Listen. The day after this case, I asked my attending for feedback. And I just listened, taking it all in. In this vulnerable state, I not only gained an important lesson in humility, but also one that I now remind myself before every PCI: Respect the lesion. I underestimated the potential complexity of Mrs. LD’s case, so I was unprepared when things went south, rather than having a game plan, and like in chess, being three steps ahead.
Learn. I owed it to future patients to use Mrs. LD’s case as a learning opportunity. So I ran her case by my interventional mentors, asking each of them how they would have approached it and what they would have done differently, down to the very last detail. It seems obvious, but I cannot stress how valuable this exercise is. A robust procedural armamentarium contains both an array of technical skills as well as strategies.
Lean. One of the most difficult aspects of our job is the requirement to quickly detach and move on from complications. Lean in to this challenge, because the next patient on the table needs your complete attention. But you also need to process these moments. Lean on your co-fellows, lean on your mentors and lean on your loved ones for support.
For all future interventional cardiology fellows, I hope the “3 L’s” provide you with a sense of closure and professional and personal growth following tough cases. As you embark on your own roller coaster through interventional training, keep them in mind. And most importantly, keep your hands up and enjoy the ride!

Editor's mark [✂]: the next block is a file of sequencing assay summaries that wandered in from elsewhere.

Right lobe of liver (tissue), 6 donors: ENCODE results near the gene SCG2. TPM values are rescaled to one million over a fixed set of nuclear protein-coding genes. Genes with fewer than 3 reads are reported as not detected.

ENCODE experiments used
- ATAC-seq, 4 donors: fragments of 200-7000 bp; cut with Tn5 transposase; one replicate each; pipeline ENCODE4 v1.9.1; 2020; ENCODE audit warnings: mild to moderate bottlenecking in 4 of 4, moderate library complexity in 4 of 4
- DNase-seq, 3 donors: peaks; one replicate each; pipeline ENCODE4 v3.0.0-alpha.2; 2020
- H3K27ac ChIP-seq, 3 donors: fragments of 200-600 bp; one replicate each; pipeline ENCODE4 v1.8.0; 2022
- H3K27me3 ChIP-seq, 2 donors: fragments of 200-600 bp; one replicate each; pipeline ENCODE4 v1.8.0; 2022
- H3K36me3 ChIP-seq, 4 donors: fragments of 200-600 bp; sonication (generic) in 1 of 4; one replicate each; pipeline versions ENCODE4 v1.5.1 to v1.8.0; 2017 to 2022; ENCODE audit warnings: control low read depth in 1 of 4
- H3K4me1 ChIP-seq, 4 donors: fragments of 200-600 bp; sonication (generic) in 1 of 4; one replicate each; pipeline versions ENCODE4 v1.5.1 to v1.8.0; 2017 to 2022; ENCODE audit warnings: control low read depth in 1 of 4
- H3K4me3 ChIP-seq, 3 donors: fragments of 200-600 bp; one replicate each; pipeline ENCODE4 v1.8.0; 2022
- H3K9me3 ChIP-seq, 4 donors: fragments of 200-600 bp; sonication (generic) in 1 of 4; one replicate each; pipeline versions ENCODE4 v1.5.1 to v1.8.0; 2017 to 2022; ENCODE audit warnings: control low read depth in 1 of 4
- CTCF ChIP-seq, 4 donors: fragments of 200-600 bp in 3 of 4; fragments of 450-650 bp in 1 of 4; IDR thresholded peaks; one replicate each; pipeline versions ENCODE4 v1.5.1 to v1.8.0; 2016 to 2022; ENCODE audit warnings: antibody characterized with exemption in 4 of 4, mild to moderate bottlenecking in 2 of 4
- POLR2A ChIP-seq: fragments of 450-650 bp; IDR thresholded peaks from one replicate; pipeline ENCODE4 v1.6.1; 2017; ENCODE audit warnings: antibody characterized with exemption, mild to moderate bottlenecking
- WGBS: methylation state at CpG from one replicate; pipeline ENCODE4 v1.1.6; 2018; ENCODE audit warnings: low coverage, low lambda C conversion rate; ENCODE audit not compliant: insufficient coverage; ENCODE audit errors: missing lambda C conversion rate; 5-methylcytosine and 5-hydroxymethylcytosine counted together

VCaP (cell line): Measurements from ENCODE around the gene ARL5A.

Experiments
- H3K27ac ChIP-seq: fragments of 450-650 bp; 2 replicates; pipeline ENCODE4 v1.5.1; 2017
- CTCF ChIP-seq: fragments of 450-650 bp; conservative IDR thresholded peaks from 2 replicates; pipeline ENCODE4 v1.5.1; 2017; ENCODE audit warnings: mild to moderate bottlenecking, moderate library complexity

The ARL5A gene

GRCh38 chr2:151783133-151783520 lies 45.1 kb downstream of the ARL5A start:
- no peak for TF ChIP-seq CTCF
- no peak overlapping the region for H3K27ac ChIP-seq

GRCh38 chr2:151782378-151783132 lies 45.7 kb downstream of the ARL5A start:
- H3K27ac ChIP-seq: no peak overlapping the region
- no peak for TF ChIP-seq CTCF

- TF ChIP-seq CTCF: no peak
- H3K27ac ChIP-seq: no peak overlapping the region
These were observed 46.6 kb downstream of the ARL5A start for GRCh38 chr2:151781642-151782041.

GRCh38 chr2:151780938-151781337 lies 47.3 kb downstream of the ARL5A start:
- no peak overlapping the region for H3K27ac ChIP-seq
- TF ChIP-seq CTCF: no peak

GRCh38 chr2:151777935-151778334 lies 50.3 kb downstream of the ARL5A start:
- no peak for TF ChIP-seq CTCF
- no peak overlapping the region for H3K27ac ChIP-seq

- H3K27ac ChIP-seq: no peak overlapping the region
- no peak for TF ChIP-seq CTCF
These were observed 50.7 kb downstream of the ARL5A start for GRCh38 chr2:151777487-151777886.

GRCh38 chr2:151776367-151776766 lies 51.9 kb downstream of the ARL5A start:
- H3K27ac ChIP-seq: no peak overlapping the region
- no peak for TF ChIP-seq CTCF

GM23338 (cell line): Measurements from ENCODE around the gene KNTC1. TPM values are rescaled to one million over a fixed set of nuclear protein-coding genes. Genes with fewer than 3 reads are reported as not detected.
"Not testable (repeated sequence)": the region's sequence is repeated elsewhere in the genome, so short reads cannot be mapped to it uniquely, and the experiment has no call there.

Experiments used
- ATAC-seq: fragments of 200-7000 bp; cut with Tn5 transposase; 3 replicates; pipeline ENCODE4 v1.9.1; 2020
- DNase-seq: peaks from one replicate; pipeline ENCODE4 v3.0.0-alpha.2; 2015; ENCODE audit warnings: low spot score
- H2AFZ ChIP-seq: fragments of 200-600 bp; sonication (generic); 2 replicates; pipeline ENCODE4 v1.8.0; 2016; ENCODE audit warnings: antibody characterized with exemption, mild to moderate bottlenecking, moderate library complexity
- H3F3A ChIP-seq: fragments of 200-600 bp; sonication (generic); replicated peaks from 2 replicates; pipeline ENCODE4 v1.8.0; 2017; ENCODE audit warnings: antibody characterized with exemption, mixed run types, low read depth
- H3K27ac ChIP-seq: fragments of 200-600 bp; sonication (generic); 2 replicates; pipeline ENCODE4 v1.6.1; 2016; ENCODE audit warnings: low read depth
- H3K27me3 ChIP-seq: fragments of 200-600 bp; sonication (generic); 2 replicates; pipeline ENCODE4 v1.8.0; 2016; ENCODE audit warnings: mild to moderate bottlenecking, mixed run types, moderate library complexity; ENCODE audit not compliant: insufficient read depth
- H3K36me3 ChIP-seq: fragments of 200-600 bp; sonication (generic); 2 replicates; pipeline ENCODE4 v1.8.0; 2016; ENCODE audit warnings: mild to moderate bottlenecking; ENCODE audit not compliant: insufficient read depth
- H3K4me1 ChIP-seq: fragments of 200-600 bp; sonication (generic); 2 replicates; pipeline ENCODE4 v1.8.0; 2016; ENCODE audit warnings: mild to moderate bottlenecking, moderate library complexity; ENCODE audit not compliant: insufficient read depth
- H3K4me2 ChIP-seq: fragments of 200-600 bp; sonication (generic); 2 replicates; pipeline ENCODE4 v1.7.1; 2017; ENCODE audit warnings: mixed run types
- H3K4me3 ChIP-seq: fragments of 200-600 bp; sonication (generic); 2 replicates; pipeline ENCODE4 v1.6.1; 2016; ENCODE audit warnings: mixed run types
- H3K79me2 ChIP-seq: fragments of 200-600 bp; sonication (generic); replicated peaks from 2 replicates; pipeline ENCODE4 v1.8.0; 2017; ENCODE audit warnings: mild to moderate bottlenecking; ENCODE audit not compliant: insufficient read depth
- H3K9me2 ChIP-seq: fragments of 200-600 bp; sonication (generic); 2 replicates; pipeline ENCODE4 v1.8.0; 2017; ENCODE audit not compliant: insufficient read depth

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This article was authored by Rushi Parikh, MD, interventional cardiology fellow at Stanford University, whose clinical and research interests lie at the crossroads of interventional cardiology and advanced heart failure/heart transplantation. After finishing interventional fellowship, Parikh plans to pursue a career in academic interventional cardiology with a clinical research focus on cardiac allograft vasculopathy.
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Clinical Topics: Cardiac Surgery, Dyslipidemia, Invasive Cardiovascular Angiography and Intervention, Noninvasive Imaging, Prevention, Sports and Exercise Cardiology, Aortic Surgery, Interventions and Imaging, Angiography, Nuclear Imaging, Hypertension, Sports and Exercise and Imaging
Keywords: ACC Publications, Cardiology Interventions, Atherectomy, Coronary, Fellowships and Scholarships, Coronary Angiography, Learning Curve, Mentors, Myocardial Infarction, Emotions, Kidney Failure, Chronic, Renal Dialysis, Angioplasty, Internal Medicine, Sports, Stents, Hypertension, Hyperlipidemias